Q – Our office practice has always been that if there is a tenant in place and vacant possession of a property is intended, we have a buyers' notice filled out to give to the sellers, who then serve official notice to the tenants to end tenancy.
The seller’s agent seems to be saying that vacant possession is implied, and that we do not need the form. In this case, there was no language in the contract saying that the seller had to give notice and the possession part was left blank with no reference to the tenant in place.
Can you please clarify? We have always gotten the VREB form signed by both parties in such a situation.
A - If the seller signs the offer with:
A) no language in the contract requiring the seller give notice to the tenant; or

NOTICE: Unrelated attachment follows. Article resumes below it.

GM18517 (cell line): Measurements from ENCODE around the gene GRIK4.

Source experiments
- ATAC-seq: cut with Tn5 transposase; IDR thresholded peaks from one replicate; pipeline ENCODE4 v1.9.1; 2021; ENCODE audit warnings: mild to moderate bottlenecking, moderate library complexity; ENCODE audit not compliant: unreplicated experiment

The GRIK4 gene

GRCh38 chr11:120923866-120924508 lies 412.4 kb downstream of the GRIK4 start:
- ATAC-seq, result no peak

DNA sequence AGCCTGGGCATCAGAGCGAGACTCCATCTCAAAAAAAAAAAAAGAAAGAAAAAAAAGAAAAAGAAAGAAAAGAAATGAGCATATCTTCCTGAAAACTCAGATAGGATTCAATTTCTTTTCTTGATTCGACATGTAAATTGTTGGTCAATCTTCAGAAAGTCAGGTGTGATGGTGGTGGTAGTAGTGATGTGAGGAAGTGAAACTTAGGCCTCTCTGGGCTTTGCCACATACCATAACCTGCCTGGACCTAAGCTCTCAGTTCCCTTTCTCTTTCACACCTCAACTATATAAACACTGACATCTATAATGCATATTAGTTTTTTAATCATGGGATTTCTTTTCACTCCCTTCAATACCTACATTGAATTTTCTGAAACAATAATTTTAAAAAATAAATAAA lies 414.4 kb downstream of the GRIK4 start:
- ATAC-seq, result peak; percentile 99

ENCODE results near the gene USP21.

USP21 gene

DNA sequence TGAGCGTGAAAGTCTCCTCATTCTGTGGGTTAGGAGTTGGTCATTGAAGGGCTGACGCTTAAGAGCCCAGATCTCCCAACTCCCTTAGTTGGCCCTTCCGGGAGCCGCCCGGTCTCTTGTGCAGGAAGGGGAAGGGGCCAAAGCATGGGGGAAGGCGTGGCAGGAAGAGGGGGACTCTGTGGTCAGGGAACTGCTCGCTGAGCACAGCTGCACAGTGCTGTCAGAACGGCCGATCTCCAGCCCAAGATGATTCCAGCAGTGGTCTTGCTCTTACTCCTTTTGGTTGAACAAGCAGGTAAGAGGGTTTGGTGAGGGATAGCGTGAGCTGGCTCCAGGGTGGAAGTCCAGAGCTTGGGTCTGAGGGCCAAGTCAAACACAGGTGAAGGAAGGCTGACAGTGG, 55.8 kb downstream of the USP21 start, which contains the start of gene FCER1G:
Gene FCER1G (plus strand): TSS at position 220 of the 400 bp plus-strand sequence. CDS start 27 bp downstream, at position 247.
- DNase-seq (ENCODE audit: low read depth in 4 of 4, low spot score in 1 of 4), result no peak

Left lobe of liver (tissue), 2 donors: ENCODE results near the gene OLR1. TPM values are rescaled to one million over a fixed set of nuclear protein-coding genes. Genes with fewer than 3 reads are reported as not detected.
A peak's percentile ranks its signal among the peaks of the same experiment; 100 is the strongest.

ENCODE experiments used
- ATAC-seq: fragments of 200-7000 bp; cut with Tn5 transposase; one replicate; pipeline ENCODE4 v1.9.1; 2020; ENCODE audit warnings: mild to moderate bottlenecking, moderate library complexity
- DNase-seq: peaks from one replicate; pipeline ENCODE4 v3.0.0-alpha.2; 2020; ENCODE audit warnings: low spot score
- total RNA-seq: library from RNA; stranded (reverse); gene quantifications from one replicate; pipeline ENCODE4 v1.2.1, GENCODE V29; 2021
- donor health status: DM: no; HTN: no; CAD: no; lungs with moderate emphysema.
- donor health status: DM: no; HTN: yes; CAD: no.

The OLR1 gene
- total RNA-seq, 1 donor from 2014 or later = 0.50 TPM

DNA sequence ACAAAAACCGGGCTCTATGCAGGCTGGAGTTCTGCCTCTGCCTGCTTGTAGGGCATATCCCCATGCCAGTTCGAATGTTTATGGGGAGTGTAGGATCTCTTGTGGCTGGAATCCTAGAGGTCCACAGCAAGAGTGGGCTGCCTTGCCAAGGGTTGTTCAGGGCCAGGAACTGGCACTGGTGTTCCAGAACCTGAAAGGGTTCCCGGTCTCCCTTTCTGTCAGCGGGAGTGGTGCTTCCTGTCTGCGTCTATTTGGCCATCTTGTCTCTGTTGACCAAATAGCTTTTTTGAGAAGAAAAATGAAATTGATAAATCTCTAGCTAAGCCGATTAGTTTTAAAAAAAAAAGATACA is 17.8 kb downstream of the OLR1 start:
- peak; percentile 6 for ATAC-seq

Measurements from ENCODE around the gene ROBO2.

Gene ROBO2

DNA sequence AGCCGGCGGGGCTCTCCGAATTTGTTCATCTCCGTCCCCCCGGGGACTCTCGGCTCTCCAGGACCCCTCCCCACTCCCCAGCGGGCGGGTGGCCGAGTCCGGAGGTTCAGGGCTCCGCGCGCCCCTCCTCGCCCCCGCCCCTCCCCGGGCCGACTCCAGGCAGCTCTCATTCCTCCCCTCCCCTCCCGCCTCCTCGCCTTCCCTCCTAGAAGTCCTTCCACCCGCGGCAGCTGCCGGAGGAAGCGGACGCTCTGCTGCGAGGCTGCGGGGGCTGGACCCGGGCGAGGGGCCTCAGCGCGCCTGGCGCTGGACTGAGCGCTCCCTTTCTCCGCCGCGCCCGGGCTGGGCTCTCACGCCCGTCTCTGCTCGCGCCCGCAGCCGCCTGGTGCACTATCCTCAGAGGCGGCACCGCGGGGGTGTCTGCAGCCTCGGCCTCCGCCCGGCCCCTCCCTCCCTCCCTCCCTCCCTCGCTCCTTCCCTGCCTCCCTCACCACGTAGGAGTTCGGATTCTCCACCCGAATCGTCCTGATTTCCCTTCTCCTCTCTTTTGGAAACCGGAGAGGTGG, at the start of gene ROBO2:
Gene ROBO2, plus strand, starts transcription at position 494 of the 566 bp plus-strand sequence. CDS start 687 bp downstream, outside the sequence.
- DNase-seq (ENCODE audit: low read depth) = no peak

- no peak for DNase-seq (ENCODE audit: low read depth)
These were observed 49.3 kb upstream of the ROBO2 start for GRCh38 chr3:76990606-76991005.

B) the possession clause is blank when it comes to existing tenancies,
Then the seller has contractually agreed to provide vacant possession without further notice or action by the buyer.
Thus it is for the benefit of both parties, that the standard clause with respect to tenancy, stating that the buyer will provide a letter and the seller notice to the tenant after conditions are removed, pursuant to section 49, is in a contract where the property is tenanted and the tenant has not already agreed to move out.
So if this clause is not in the contract, the seller may have a legal issue as they have legally agreed to provide possession, but the buyer is not required to provide a letter.
However, it is still in everyone's best interests that the buyer provide that letter, if in fact the buyer is intending to occupy the unit, as otherwise it is not possible to provide legal notice to the tenant. The buyer may want assurances that the seller assumes all responsibility, for any costs arising from providing notice to the tenant.
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